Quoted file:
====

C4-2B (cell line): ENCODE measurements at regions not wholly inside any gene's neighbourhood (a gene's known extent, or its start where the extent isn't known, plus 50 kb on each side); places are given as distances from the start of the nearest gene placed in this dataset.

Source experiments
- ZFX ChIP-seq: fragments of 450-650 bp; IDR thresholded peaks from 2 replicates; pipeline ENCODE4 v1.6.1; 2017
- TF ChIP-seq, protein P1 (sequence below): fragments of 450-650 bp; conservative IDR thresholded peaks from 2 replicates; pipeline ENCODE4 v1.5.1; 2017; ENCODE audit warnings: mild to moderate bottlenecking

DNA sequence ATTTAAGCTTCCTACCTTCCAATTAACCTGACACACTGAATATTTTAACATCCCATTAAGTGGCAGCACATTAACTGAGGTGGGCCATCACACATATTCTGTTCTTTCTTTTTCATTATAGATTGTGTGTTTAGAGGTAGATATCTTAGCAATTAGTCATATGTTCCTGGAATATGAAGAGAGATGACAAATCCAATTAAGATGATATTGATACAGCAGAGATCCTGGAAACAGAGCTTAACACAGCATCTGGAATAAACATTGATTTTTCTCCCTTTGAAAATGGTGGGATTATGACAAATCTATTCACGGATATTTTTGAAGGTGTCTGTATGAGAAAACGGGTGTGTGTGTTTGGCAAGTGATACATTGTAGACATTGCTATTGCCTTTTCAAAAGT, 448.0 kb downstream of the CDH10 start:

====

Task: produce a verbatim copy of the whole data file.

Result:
C4-2B (cell line): ENCODE measurements at regions not wholly inside any gene's neighbourhood (a gene's known extent, or its start where the extent isn't known, plus 50 kb on each side); places are given as distances from the start of the nearest gene placed in this dataset.

Source experiments
- ZFX ChIP-seq: fragments of 450-650 bp; IDR thresholded peaks from 2 replicates; pipeline ENCODE4 v1.6.1; 2017
- TF ChIP-seq, protein P1 (sequence below): fragments of 450-650 bp; conservative IDR thresholded peaks from 2 replicates; pipeline ENCODE4 v1.5.1; 2017; ENCODE audit warnings: mild to moderate bottlenecking

DNA sequence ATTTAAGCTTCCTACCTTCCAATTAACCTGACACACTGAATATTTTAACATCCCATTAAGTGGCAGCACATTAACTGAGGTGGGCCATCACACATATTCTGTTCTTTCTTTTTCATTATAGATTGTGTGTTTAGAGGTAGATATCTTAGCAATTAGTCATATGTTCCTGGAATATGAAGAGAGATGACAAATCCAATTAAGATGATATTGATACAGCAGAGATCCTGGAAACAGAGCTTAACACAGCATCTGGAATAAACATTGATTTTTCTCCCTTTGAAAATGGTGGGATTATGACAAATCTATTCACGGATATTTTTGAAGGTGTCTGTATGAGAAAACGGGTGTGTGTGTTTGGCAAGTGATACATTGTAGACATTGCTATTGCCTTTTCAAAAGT, 448.0 kb downstream of the CDH10 start: